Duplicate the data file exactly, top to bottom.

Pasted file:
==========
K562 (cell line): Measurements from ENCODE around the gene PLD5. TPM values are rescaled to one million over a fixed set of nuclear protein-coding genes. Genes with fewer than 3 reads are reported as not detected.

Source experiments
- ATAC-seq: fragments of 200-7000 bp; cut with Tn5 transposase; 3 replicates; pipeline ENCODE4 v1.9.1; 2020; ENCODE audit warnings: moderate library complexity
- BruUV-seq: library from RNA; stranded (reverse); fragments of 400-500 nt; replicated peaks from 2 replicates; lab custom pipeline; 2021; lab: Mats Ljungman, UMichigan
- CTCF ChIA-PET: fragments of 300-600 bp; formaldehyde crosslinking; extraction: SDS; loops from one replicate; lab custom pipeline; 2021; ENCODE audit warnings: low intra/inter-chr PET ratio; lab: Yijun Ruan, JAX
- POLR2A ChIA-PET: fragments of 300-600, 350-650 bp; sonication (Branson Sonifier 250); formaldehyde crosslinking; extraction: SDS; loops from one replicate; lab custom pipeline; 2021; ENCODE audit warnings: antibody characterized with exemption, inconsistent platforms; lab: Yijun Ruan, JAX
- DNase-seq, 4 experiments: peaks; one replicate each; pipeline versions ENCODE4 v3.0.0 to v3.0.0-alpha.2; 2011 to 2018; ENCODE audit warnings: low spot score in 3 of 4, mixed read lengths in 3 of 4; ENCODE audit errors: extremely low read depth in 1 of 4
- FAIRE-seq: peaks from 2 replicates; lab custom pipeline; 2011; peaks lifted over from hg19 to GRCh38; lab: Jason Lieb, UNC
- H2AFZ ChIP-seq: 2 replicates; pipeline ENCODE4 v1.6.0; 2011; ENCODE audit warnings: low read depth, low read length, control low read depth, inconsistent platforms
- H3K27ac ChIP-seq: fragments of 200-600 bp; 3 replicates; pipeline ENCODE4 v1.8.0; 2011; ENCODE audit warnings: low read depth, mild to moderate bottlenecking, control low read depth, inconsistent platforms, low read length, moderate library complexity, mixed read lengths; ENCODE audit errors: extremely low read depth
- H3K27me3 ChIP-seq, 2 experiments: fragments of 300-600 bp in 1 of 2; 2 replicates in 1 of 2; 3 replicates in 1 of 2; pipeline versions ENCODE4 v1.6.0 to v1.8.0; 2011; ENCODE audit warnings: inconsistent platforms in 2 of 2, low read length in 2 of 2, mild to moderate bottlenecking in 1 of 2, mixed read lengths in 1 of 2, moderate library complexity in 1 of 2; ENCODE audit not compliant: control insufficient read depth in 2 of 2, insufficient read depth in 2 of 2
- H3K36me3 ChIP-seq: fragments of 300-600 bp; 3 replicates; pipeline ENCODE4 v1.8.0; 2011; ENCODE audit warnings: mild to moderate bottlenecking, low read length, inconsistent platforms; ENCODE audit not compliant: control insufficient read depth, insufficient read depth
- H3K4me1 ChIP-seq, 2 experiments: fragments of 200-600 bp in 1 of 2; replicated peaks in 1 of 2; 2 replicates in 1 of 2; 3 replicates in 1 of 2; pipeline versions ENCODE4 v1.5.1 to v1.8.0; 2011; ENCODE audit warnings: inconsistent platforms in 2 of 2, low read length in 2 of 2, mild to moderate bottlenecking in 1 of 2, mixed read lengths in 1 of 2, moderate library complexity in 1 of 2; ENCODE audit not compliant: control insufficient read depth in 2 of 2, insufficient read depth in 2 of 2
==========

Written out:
K562 (cell line): Measurements from ENCODE around the gene PLD5. TPM values are rescaled to one million over a fixed set of nuclear protein-coding genes. Genes with fewer than 3 reads are reported as not detected.

Source experiments
- ATAC-seq: fragments of 200-7000 bp; cut with Tn5 transposase; 3 replicates; pipeline ENCODE4 v1.9.1; 2020; ENCODE audit warnings: moderate library complexity
- BruUV-seq: library from RNA; stranded (reverse); fragments of 400-500 nt; replicated peaks from 2 replicates; lab custom pipeline; 2021; lab: Mats Ljungman, UMichigan
- CTCF ChIA-PET: fragments of 300-600 bp; formaldehyde crosslinking; extraction: SDS; loops from one replicate; lab custom pipeline; 2021; ENCODE audit warnings: low intra/inter-chr PET ratio; lab: Yijun Ruan, JAX
- POLR2A ChIA-PET: fragments of 300-600, 350-650 bp; sonication (Branson Sonifier 250); formaldehyde crosslinking; extraction: SDS; loops from one replicate; lab custom pipeline; 2021; ENCODE audit warnings: antibody characterized with exemption, inconsistent platforms; lab: Yijun Ruan, JAX
- DNase-seq, 4 experiments: peaks; one replicate each; pipeline versions ENCODE4 v3.0.0 to v3.0.0-alpha.2; 2011 to 2018; ENCODE audit warnings: low spot score in 3 of 4, mixed read lengths in 3 of 4; ENCODE audit errors: extremely low read depth in 1 of 4
- FAIRE-seq: peaks from 2 replicates; lab custom pipeline; 2011; peaks lifted over from hg19 to GRCh38; lab: Jason Lieb, UNC
- H2AFZ ChIP-seq: 2 replicates; pipeline ENCODE4 v1.6.0; 2011; ENCODE audit warnings: low read depth, low read length, control low read depth, inconsistent platforms
- H3K27ac ChIP-seq: fragments of 200-600 bp; 3 replicates; pipeline ENCODE4 v1.8.0; 2011; ENCODE audit warnings: low read depth, mild to moderate bottlenecking, control low read depth, inconsistent platforms, low read length, moderate library complexity, mixed read lengths; ENCODE audit errors: extremely low read depth
- H3K27me3 ChIP-seq, 2 experiments: fragments of 300-600 bp in 1 of 2; 2 replicates in 1 of 2; 3 replicates in 1 of 2; pipeline versions ENCODE4 v1.6.0 to v1.8.0; 2011; ENCODE audit warnings: inconsistent platforms in 2 of 2, low read length in 2 of 2, mild to moderate bottlenecking in 1 of 2, mixed read lengths in 1 of 2, moderate library complexity in 1 of 2; ENCODE audit not compliant: control insufficient read depth in 2 of 2, insufficient read depth in 2 of 2
- H3K36me3 ChIP-seq: fragments of 300-600 bp; 3 replicates; pipeline ENCODE4 v1.8.0; 2011; ENCODE audit warnings: mild to moderate bottlenecking, low read length, inconsistent platforms; ENCODE audit not compliant: control insufficient read depth, insufficient read depth
- H3K4me1 ChIP-seq, 2 experiments: fragments of 200-600 bp in 1 of 2; replicated peaks in 1 of 2; 2 replicates in 1 of 2; 3 replicates in 1 of 2; pipeline versions ENCODE4 v1.5.1 to v1.8.0; 2011; ENCODE audit warnings: inconsistent platforms in 2 of 2, low read length in 2 of 2, mild to moderate bottlenecking in 1 of 2, mixed read lengths in 1 of 2, moderate library complexity in 1 of 2; ENCODE audit not compliant: control insufficient read depth in 2 of 2, insufficient read depth in 2 of 2